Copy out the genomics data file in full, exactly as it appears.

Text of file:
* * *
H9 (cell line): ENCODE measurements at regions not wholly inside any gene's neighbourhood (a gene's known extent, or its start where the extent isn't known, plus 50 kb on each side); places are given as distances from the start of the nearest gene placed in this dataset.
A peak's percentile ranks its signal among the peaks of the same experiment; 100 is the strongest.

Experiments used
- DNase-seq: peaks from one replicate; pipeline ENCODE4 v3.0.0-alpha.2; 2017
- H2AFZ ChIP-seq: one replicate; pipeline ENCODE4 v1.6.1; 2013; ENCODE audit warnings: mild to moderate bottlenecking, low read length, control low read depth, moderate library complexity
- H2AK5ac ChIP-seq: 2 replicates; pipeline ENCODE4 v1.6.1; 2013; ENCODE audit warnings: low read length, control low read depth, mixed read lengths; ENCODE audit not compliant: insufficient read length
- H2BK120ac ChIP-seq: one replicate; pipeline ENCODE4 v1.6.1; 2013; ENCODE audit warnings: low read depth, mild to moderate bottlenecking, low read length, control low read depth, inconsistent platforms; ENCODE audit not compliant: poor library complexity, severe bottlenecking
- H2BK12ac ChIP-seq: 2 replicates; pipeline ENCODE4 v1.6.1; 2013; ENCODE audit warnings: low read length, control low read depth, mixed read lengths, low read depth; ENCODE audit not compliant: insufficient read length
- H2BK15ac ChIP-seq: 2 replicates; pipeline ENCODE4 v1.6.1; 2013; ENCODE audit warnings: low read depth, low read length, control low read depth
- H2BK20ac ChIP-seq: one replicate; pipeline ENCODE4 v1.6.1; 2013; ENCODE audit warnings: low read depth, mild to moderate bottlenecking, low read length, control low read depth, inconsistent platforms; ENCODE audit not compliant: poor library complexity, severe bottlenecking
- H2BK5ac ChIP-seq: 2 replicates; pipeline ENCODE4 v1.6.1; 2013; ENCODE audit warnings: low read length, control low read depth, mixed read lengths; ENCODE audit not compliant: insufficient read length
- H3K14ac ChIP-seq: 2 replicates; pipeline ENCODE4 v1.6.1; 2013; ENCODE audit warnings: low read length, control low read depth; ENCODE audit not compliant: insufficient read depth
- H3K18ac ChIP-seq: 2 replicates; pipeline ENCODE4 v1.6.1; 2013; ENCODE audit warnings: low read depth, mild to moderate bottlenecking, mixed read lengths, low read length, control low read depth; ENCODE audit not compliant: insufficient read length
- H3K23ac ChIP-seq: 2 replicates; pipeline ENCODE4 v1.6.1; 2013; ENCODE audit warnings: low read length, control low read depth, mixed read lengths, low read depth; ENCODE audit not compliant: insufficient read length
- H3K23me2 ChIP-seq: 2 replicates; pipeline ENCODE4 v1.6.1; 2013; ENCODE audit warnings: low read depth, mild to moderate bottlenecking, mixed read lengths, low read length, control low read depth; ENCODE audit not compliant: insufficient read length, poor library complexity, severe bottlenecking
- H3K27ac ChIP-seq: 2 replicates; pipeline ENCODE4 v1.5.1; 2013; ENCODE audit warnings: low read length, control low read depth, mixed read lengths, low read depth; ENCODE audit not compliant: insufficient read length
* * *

H9 (cell line): ENCODE measurements at regions not wholly inside any gene's neighbourhood (a gene's known extent, or its start where the extent isn't known, plus 50 kb on each side); places are given as distances from the start of the nearest gene placed in this dataset.
A peak's percentile ranks its signal among the peaks of the same experiment; 100 is the strongest.

Experiments used
- DNase-seq: peaks from one replicate; pipeline ENCODE4 v3.0.0-alpha.2; 2017
- H2AFZ ChIP-seq: one replicate; pipeline ENCODE4 v1.6.1; 2013; ENCODE audit warnings: mild to moderate bottlenecking, low read length, control low read depth, moderate library complexity
- H2AK5ac ChIP-seq: 2 replicates; pipeline ENCODE4 v1.6.1; 2013; ENCODE audit warnings: low read length, control low read depth, mixed read lengths; ENCODE audit not compliant: insufficient read length
- H2BK120ac ChIP-seq: one replicate; pipeline ENCODE4 v1.6.1; 2013; ENCODE audit warnings: low read depth, mild to moderate bottlenecking, low read length, control low read depth, inconsistent platforms; ENCODE audit not compliant: poor library complexity, severe bottlenecking
- H2BK12ac ChIP-seq: 2 replicates; pipeline ENCODE4 v1.6.1; 2013; ENCODE audit warnings: low read length, control low read depth, mixed read lengths, low read depth; ENCODE audit not compliant: insufficient read length
- H2BK15ac ChIP-seq: 2 replicates; pipeline ENCODE4 v1.6.1; 2013; ENCODE audit warnings: low read depth, low read length, control low read depth
- H2BK20ac ChIP-seq: one replicate; pipeline ENCODE4 v1.6.1; 2013; ENCODE audit warnings: low read depth, mild to moderate bottlenecking, low read length, control low read depth, inconsistent platforms; ENCODE audit not compliant: poor library complexity, severe bottlenecking
- H2BK5ac ChIP-seq: 2 replicates; pipeline ENCODE4 v1.6.1; 2013; ENCODE audit warnings: low read length, control low read depth, mixed read lengths; ENCODE audit not compliant: insufficient read length
- H3K14ac ChIP-seq: 2 replicates; pipeline ENCODE4 v1.6.1; 2013; ENCODE audit warnings: low read length, control low read depth; ENCODE audit not compliant: insufficient read depth
- H3K18ac ChIP-seq: 2 replicates; pipeline ENCODE4 v1.6.1; 2013; ENCODE audit warnings: low read depth, mild to moderate bottlenecking, mixed read lengths, low read length, control low read depth; ENCODE audit not compliant: insufficient read length
- H3K23ac ChIP-seq: 2 replicates; pipeline ENCODE4 v1.6.1; 2013; ENCODE audit warnings: low read length, control low read depth, mixed read lengths, low read depth; ENCODE audit not compliant: insufficient read length
- H3K23me2 ChIP-seq: 2 replicates; pipeline ENCODE4 v1.6.1; 2013; ENCODE audit warnings: low read depth, mild to moderate bottlenecking, mixed read lengths, low read length, control low read depth; ENCODE audit not compliant: insufficient read length, poor library complexity, severe bottlenecking
- H3K27ac ChIP-seq: 2 replicates; pipeline ENCODE4 v1.5.1; 2013; ENCODE audit warnings: low read length, control low read depth, mixed read lengths, low read depth; ENCODE audit not compliant: insufficient read length